This meditation combines Smile and Tip of the Nose. It is a joyous and sensate meditation. I’ll be traveling to Oklahoma to teach a meditation retreat for the week. There will be no live meditations until next Tuesday. Please use the blog to support your practice. Explore the meditations or simply re-do ones from the … More Feel it from the inside
Mindfulness, tantra, shamanic earthiness, and the teachings of the Yoga Sutras come together in the Entry level, as well as the whole Practice of Living Awareness. The interface that the tip of the nose represents is truly profound. As we complete the week of using it as both a technique and a tool for discovery … More 2c: Event horizon
What is concentration, yogically understood and lived? What is attention experienced as expansiveness while simultaneously holding a riveted point of focus? What is focus when it is holding vastness and subtle within its view instead of, or inclusive of, small detail? It is dharana. Dharana is a Sanskrit word which means concentration but in the … More Brilliant
Dharana is a Sanskrit word. In meditation training, it means concentration, attention, or right focus. The concept and original teaching about it comes from the great rishi, Patanjali and his Yoga Sutras. Buddha Shakyamuni then took this teaching, used it, and achieved enlightenment. Both of these great beings, then, used this aspect of meditation training … More 2b: Dharana (concentration/attention)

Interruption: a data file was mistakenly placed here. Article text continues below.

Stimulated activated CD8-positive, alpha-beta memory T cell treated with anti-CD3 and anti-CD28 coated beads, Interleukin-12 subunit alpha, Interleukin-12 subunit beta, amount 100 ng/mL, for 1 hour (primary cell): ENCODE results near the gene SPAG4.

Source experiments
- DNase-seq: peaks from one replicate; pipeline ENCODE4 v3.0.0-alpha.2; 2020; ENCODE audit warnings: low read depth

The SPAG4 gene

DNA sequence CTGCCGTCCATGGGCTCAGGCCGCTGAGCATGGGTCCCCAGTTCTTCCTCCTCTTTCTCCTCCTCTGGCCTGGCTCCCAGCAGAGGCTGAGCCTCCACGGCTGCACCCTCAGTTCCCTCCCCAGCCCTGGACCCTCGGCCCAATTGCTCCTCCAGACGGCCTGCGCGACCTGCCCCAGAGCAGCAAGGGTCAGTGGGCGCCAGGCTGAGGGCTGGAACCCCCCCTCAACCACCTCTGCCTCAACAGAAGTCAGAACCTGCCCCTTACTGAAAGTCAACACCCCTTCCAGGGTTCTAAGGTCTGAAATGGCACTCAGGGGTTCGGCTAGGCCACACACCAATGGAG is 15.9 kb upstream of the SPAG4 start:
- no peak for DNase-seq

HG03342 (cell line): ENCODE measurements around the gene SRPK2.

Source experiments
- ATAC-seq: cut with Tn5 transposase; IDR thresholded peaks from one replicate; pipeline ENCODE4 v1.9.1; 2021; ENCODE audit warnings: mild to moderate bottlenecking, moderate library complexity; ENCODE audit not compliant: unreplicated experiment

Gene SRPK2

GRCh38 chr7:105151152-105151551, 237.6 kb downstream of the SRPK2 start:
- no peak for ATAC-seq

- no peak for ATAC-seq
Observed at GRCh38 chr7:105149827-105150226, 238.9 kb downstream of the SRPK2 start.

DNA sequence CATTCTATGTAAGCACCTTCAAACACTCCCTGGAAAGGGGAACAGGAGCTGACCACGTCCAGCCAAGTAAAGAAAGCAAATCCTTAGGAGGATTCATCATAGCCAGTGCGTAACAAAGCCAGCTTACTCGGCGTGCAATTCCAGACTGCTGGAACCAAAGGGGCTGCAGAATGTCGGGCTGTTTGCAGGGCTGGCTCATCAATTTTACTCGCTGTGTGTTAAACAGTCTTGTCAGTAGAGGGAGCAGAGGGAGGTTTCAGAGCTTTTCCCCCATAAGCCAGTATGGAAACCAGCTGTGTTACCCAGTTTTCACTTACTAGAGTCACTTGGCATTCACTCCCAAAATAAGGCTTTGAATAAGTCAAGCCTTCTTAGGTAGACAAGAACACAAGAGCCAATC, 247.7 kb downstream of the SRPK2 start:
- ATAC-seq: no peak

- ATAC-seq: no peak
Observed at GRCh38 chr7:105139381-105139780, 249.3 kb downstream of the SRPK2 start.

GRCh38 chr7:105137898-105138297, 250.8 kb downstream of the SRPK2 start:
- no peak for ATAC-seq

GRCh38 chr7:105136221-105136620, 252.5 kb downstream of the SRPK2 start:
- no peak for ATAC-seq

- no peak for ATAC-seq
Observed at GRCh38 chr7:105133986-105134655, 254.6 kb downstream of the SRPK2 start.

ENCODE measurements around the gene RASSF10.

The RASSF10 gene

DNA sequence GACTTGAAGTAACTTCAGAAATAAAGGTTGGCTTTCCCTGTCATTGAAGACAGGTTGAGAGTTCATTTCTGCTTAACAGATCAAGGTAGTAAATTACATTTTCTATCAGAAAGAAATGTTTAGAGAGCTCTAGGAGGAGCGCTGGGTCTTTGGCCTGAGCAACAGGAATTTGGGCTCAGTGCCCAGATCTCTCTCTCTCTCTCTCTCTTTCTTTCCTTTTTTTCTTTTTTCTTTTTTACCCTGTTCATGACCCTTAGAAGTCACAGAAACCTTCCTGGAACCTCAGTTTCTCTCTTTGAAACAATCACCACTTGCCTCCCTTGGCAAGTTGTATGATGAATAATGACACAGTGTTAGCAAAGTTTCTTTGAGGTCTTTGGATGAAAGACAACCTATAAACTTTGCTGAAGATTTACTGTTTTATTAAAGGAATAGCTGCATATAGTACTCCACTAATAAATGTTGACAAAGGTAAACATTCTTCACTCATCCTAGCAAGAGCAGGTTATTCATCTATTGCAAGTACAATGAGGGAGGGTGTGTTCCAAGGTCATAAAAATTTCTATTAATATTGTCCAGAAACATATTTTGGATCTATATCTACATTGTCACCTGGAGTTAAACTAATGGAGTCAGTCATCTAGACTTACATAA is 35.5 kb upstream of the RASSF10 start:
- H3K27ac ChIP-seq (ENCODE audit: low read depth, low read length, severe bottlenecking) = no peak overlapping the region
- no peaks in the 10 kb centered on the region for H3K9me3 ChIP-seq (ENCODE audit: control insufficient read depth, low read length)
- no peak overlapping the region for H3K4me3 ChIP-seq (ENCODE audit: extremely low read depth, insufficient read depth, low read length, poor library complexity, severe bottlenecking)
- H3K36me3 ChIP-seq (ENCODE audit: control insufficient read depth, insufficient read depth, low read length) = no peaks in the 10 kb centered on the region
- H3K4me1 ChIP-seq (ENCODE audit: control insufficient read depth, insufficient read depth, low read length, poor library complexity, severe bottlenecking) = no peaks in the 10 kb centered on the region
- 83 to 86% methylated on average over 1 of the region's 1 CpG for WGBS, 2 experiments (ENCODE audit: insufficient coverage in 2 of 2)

Distraction effects us all the time. But it is blatantly obvious when one is trying to meditate. Arising thoughts can be seemingly purposeful or not. Examples of such include thoughts related to work, family, friends, or one’s self, cravings for kind words or an easy day or a taste on the palate. These seem to … More Addressing Distraction
Luminous Perception is the natural state of the mind and, truth be told, the very nature of everything. When fully realized in a non-dual state of meditation and livingness, this is called mahamudra. Yet, because luminous spacious dynamic awareness is all there is, and always has been, as a practitioner creates the habit of a … More Awareness. It’s already now.
We complete Step 2 and bring all the instruction together. It comes down to this: “Our insides create our outsides, and our outsides condition our insides.” The inner life creates the outer life. If we are at ease inside, ease will be the tone of the outer interactions. If we are embattled or stressed, worrisome … More Present: a meditation
Step 2 sets the second component of meditation: right attention also referred to as meditative focus. Within The Practice of Living Awareness, this step is called “Tip of the Nose.” Step 1 established an openness to life through wonder and appreciation. Smile opens us up. Otherwise, a person contracts and tends toward small mindedness, judgement, … More Cultivating meditative attention (concentration): Step 2a
Duality is how we live. Acknowledging duality as a fact (that is to say that humanity lives as if duality is a fact) means that duality can be used to establish oneness. We begin the Intermediate level with this empowerment: that one can create oneness out of duality IF one chooses. Listen now. Download … More Using duality. The Intermediate level begins.
Classical meditation trains us in two forms of meditation: shamatha (sham-a-ta) and vipassyana (vipahs-yanah). The Practice of Living Awareness teaches these within its steps. The distinction in the method of The Practice is simply the inclusion of our senses from the start as well as modern and nature-based examples on which to focus. Shamatha means … More Shamatha and Vipassyana
Learning to bring a meditative-type focus to our moment brings a number of benefits: increased observational skills, increased creative thinking, decreased stress and worry, increased open mindedness, increased capacity for listening and allowing other points of view.